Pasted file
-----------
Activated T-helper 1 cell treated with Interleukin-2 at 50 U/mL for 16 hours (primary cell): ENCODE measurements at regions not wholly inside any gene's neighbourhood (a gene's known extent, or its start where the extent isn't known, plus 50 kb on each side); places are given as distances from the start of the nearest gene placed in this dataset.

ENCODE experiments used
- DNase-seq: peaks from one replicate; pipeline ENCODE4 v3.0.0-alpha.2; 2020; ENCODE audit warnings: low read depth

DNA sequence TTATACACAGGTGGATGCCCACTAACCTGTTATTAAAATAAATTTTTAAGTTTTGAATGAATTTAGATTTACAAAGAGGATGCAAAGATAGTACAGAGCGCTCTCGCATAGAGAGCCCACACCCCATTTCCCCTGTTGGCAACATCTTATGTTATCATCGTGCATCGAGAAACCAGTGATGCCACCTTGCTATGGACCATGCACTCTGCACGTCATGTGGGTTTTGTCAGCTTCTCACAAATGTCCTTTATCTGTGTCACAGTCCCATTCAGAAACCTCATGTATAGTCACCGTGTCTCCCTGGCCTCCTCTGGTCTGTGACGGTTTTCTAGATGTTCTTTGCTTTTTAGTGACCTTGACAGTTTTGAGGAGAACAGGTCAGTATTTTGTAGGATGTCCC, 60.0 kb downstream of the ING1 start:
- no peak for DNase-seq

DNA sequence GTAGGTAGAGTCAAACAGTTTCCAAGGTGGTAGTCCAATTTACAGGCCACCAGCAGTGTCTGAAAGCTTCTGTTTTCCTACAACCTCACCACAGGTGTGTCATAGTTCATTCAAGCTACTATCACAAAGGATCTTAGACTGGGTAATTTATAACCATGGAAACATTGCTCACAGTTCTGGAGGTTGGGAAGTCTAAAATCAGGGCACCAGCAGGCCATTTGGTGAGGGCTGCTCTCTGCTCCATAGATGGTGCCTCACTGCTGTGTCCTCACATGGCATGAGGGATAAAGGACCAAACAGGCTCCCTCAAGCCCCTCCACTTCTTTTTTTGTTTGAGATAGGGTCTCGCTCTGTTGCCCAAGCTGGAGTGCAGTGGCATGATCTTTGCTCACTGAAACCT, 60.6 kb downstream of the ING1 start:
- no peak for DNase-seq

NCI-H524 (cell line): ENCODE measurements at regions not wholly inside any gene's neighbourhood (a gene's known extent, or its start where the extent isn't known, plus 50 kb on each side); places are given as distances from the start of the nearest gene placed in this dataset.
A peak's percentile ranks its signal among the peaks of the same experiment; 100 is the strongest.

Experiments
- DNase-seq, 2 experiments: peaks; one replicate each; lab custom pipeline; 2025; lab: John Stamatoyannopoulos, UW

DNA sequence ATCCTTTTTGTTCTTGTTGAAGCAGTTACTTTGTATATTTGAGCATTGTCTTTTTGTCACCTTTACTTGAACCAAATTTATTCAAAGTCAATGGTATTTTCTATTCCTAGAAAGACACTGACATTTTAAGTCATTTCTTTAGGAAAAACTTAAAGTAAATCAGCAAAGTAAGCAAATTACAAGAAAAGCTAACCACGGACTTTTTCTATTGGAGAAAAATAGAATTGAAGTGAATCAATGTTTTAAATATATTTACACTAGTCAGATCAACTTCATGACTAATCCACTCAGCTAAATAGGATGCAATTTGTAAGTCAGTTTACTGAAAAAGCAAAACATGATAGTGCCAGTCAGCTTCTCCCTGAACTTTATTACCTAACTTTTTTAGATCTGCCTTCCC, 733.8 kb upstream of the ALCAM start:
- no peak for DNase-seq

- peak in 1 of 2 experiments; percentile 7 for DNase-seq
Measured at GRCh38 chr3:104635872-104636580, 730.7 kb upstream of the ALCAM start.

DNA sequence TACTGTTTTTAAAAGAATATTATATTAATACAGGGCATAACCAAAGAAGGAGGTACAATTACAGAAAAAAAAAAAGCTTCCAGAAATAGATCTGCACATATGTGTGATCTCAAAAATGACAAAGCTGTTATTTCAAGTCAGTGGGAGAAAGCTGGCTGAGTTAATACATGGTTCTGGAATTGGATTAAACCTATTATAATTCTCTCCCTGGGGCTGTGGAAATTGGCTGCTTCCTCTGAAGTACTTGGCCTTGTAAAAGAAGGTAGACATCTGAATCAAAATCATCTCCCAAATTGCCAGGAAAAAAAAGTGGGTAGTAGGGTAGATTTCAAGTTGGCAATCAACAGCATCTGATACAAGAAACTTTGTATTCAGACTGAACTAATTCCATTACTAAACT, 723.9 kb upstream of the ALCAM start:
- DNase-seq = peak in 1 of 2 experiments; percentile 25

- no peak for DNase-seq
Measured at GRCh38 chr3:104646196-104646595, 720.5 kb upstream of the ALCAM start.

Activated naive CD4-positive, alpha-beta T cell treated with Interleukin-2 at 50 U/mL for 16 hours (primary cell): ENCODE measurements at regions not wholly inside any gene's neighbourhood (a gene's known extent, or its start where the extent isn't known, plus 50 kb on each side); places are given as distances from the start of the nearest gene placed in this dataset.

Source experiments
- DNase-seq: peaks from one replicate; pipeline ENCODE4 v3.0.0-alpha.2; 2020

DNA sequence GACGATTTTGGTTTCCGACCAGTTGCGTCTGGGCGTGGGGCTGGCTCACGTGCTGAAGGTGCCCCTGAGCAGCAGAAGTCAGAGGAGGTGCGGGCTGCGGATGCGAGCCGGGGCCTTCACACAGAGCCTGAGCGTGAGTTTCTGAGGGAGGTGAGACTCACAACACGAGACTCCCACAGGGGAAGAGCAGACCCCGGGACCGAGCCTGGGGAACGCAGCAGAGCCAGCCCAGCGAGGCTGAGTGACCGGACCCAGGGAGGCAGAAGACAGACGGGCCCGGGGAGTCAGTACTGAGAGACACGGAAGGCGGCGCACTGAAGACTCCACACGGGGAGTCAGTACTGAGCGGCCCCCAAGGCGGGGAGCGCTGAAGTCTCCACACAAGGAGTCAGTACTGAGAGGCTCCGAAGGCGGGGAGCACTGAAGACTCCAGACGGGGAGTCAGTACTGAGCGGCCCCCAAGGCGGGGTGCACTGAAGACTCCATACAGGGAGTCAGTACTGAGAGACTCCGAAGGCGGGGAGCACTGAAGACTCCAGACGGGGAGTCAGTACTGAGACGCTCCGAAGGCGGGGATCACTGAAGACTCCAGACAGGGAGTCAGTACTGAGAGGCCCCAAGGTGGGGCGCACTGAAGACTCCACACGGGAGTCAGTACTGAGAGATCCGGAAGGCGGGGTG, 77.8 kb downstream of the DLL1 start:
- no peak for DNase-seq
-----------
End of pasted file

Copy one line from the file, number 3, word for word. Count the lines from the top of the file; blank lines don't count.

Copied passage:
- DNase-seq: peaks from one replicate; pipeline ENCODE4 v3.0.0-alpha.2; 2020; ENCODE audit warnings: low read depth